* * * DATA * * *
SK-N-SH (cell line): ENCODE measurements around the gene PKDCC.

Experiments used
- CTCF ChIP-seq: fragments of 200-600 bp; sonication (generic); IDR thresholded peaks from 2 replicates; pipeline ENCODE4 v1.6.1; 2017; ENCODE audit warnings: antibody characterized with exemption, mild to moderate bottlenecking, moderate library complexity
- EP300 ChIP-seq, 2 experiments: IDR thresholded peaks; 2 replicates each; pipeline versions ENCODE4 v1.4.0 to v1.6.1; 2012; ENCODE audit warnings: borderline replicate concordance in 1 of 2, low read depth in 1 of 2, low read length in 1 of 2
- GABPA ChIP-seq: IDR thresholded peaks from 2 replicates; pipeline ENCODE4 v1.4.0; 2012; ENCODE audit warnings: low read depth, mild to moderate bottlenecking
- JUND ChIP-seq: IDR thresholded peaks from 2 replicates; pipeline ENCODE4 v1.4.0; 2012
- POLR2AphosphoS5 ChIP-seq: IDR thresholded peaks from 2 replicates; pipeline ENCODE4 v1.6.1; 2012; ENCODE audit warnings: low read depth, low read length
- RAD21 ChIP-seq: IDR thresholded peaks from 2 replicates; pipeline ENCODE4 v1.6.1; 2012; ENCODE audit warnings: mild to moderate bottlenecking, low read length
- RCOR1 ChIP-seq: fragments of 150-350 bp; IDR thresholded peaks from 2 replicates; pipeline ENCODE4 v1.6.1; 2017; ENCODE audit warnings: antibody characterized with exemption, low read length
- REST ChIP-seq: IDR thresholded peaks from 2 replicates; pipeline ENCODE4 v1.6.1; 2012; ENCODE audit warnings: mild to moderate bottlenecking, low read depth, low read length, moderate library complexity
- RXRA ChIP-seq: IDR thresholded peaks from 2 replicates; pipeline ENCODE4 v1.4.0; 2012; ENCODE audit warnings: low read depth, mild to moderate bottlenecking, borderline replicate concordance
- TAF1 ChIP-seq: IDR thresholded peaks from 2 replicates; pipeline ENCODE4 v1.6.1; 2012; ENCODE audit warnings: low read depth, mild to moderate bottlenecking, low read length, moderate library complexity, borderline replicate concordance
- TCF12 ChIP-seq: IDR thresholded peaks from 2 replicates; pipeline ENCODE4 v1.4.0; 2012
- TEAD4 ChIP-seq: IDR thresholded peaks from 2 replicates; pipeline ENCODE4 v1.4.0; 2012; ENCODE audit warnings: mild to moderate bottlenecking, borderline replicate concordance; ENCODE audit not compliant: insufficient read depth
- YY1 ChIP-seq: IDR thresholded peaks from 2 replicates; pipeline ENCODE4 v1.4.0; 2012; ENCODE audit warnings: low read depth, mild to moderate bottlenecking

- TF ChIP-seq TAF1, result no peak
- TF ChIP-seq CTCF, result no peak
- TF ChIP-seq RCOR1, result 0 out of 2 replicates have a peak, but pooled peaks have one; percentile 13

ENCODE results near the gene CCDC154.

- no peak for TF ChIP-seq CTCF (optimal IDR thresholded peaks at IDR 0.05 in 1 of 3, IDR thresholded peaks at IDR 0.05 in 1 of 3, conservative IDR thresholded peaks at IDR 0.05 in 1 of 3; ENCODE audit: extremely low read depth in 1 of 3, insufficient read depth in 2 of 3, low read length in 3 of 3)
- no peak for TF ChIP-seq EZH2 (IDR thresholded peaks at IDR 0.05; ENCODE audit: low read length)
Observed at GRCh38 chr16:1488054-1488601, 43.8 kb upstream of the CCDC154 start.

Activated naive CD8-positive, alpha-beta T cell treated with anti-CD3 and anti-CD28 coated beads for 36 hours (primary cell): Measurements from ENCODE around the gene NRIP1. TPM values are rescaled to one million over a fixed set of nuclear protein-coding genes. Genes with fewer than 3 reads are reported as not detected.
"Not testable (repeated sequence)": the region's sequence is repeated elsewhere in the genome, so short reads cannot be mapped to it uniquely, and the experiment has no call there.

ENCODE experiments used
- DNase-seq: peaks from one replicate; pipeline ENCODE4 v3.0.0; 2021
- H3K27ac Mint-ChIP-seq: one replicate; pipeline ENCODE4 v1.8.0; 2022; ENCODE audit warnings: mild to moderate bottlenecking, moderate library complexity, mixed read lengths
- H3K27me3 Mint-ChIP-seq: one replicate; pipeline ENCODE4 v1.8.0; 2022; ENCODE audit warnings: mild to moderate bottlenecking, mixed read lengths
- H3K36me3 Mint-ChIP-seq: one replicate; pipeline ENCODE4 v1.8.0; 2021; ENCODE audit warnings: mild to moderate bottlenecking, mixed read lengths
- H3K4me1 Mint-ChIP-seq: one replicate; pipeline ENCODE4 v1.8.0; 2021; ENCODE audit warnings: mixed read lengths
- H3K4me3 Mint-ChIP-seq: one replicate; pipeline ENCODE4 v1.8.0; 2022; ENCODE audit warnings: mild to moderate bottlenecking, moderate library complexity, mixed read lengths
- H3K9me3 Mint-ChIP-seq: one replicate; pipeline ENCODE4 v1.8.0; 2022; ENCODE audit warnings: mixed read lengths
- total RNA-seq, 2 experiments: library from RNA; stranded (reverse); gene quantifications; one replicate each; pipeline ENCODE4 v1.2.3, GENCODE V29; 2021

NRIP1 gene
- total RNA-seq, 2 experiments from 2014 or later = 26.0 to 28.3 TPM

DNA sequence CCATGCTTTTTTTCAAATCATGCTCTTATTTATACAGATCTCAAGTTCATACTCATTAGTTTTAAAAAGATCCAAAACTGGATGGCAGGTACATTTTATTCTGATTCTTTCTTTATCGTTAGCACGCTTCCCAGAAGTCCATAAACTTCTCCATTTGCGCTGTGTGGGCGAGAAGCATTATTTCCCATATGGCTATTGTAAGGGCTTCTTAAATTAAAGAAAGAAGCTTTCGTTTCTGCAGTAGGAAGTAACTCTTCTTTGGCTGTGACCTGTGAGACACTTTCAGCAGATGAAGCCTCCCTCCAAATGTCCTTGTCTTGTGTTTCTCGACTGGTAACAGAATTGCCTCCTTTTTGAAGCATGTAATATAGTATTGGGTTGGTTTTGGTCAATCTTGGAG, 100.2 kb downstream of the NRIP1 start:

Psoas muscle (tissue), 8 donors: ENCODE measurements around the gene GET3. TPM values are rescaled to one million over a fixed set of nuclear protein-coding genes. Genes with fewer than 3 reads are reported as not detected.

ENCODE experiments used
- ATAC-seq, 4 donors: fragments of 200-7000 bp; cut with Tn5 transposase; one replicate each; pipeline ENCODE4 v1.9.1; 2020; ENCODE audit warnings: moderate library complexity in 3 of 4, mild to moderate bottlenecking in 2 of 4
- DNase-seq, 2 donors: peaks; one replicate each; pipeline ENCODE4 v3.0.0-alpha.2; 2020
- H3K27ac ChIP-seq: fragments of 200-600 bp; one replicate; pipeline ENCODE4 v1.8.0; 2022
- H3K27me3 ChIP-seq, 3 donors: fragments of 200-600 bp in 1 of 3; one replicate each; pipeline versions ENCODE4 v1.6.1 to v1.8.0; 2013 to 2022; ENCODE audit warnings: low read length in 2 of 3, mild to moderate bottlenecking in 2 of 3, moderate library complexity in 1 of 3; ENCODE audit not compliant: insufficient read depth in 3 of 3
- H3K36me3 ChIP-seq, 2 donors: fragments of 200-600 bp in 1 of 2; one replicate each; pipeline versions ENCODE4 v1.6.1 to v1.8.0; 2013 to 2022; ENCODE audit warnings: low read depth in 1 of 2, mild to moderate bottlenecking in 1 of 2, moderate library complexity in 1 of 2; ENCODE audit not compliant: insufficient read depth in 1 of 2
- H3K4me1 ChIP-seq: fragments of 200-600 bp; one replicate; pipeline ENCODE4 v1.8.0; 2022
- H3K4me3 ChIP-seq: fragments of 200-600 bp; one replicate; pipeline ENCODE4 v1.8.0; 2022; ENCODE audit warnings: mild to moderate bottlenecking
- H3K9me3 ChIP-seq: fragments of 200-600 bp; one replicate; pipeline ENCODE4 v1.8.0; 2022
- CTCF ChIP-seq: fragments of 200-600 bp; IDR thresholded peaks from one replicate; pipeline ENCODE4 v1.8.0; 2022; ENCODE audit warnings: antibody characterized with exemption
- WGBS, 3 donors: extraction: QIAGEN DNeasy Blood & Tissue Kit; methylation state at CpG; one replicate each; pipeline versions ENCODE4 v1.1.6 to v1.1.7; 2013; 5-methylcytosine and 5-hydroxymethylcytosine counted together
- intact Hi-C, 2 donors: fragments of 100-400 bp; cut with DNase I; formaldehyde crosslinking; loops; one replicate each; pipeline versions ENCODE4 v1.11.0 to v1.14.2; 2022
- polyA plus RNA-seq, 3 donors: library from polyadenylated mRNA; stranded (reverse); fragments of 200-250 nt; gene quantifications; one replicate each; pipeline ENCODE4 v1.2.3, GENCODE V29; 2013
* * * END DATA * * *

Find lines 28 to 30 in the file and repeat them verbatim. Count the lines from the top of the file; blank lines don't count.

- H3K27me3 Mint-ChIP-seq: one replicate; pipeline ENCODE4 v1.8.0; 2022; ENCODE audit warnings: mild to moderate bottlenecking, mixed read lengths
- H3K36me3 Mint-ChIP-seq: one replicate; pipeline ENCODE4 v1.8.0; 2021; ENCODE audit warnings: mild to moderate bottlenecking, mixed read lengths
- H3K4me1 Mint-ChIP-seq: one replicate; pipeline ENCODE4 v1.8.0; 2021; ENCODE audit warnings: mixed read lengths